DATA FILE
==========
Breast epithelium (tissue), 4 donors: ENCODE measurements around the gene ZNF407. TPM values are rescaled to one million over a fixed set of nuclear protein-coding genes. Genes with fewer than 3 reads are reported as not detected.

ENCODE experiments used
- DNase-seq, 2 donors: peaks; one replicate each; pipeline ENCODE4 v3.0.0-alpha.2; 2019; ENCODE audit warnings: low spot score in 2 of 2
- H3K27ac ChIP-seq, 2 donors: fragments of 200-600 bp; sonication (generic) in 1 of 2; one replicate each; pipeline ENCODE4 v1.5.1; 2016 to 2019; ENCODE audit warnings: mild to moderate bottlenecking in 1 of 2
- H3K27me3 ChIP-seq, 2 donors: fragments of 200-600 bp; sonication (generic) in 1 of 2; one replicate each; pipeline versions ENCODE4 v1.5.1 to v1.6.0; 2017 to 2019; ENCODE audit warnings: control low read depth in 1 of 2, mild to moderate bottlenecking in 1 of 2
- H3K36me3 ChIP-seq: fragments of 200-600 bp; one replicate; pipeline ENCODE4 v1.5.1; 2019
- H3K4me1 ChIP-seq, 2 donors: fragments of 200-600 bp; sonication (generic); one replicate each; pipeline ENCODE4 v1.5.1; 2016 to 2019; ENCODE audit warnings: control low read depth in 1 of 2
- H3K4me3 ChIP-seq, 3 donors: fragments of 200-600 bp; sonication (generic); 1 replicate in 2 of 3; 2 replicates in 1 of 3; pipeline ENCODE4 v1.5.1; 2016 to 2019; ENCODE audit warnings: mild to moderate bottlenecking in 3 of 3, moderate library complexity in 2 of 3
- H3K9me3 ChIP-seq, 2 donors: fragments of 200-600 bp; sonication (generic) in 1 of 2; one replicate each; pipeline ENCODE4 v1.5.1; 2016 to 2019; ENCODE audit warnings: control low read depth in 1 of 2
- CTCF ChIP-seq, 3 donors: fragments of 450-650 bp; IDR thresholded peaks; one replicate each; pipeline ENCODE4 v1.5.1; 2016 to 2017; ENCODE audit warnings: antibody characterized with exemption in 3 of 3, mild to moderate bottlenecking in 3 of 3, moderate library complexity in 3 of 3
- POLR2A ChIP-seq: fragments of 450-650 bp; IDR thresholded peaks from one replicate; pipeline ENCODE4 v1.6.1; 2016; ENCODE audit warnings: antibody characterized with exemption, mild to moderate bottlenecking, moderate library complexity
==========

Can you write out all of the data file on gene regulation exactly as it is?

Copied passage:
Breast epithelium (tissue), 4 donors: ENCODE measurements around the gene ZNF407. TPM values are rescaled to one million over a fixed set of nuclear protein-coding genes. Genes with fewer than 3 reads are reported as not detected.

ENCODE experiments used
- DNase-seq, 2 donors: peaks; one replicate each; pipeline ENCODE4 v3.0.0-alpha.2; 2019; ENCODE audit warnings: low spot score in 2 of 2
- H3K27ac ChIP-seq, 2 donors: fragments of 200-600 bp; sonication (generic) in 1 of 2; one replicate each; pipeline ENCODE4 v1.5.1; 2016 to 2019; ENCODE audit warnings: mild to moderate bottlenecking in 1 of 2
- H3K27me3 ChIP-seq, 2 donors: fragments of 200-600 bp; sonication (generic) in 1 of 2; one replicate each; pipeline versions ENCODE4 v1.5.1 to v1.6.0; 2017 to 2019; ENCODE audit warnings: control low read depth in 1 of 2, mild to moderate bottlenecking in 1 of 2
- H3K36me3 ChIP-seq: fragments of 200-600 bp; one replicate; pipeline ENCODE4 v1.5.1; 2019
- H3K4me1 ChIP-seq, 2 donors: fragments of 200-600 bp; sonication (generic); one replicate each; pipeline ENCODE4 v1.5.1; 2016 to 2019; ENCODE audit warnings: control low read depth in 1 of 2
- H3K4me3 ChIP-seq, 3 donors: fragments of 200-600 bp; sonication (generic); 1 replicate in 2 of 3; 2 replicates in 1 of 3; pipeline ENCODE4 v1.5.1; 2016 to 2019; ENCODE audit warnings: mild to moderate bottlenecking in 3 of 3, moderate library complexity in 2 of 3
- H3K9me3 ChIP-seq, 2 donors: fragments of 200-600 bp; sonication (generic) in 1 of 2; one replicate each; pipeline ENCODE4 v1.5.1; 2016 to 2019; ENCODE audit warnings: control low read depth in 1 of 2
- CTCF ChIP-seq, 3 donors: fragments of 450-650 bp; IDR thresholded peaks; one replicate each; pipeline ENCODE4 v1.5.1; 2016 to 2017; ENCODE audit warnings: antibody characterized with exemption in 3 of 3, mild to moderate bottlenecking in 3 of 3, moderate library complexity in 3 of 3
- POLR2A ChIP-seq: fragments of 450-650 bp; IDR thresholded peaks from one replicate; pipeline ENCODE4 v1.6.1; 2016; ENCODE audit warnings: antibody characterized with exemption, mild to moderate bottlenecking, moderate library complexity